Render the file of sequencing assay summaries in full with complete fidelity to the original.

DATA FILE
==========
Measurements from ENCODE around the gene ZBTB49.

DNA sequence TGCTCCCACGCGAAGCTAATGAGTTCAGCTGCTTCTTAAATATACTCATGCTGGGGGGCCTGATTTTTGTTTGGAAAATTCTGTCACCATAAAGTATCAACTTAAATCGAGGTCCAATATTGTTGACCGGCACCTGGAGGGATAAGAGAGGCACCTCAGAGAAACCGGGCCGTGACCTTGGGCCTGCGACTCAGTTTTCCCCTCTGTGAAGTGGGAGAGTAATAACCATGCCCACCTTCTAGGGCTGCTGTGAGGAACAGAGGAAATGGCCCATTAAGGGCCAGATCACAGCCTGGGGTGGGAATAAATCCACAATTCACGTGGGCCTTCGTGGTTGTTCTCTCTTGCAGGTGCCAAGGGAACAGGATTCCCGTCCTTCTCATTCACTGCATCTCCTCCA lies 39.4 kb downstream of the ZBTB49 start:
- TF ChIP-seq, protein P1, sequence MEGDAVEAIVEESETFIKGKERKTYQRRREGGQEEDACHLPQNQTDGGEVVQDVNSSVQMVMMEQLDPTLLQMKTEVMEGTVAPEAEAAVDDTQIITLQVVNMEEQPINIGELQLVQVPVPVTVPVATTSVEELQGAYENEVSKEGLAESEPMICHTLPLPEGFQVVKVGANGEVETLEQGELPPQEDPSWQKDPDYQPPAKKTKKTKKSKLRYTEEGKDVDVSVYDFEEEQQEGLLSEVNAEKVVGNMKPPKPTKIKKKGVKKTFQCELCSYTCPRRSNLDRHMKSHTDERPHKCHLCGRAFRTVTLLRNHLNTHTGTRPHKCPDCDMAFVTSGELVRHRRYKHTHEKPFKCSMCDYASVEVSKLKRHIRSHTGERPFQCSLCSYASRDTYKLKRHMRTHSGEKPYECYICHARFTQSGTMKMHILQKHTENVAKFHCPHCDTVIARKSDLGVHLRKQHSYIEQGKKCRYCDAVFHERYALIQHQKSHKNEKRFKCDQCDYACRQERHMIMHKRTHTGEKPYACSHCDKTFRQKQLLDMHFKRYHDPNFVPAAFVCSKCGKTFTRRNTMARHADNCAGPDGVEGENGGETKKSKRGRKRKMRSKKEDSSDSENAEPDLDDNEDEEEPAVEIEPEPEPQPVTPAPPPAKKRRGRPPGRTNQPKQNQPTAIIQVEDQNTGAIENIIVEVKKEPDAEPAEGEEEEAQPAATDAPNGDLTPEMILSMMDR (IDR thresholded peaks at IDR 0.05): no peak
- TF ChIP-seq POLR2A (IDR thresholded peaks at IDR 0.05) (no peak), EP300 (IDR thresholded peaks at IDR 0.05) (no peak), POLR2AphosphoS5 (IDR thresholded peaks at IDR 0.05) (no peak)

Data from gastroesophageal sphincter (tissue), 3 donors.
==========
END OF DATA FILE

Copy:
Measurements from ENCODE around the gene ZBTB49.

DNA sequence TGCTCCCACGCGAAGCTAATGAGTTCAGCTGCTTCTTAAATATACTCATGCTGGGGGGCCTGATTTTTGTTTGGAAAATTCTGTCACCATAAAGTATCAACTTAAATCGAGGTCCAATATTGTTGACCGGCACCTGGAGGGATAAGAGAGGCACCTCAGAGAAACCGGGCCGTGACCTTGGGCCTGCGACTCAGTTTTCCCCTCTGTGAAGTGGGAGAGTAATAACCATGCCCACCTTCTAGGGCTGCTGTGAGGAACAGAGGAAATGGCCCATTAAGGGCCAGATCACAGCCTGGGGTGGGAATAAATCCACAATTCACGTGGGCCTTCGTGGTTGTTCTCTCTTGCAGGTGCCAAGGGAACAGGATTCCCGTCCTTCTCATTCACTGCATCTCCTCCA lies 39.4 kb downstream of the ZBTB49 start:
- TF ChIP-seq, protein P1, sequence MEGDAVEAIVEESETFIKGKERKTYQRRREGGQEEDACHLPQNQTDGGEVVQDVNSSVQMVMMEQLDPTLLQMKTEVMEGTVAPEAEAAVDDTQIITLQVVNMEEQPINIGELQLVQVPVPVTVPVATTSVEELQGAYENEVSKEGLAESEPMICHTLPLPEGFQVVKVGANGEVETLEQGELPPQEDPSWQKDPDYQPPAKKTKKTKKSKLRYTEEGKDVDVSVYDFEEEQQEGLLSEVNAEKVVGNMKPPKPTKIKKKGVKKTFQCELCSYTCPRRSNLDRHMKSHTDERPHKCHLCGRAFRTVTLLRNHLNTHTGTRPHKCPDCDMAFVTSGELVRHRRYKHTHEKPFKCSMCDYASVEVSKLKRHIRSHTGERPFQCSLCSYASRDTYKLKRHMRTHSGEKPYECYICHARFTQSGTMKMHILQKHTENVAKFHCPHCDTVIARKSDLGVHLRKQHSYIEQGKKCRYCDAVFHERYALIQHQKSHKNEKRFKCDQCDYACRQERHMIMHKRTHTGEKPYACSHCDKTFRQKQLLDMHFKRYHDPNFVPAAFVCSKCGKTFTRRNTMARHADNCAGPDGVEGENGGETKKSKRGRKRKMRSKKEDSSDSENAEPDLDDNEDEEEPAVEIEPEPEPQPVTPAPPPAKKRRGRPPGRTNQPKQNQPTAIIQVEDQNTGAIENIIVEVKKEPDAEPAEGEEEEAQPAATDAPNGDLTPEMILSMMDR (IDR thresholded peaks at IDR 0.05): no peak
- TF ChIP-seq POLR2A (IDR thresholded peaks at IDR 0.05) (no peak), EP300 (IDR thresholded peaks at IDR 0.05) (no peak), POLR2AphosphoS5 (IDR thresholded peaks at IDR 0.05) (no peak)

Data from gastroesophageal sphincter (tissue), 3 donors.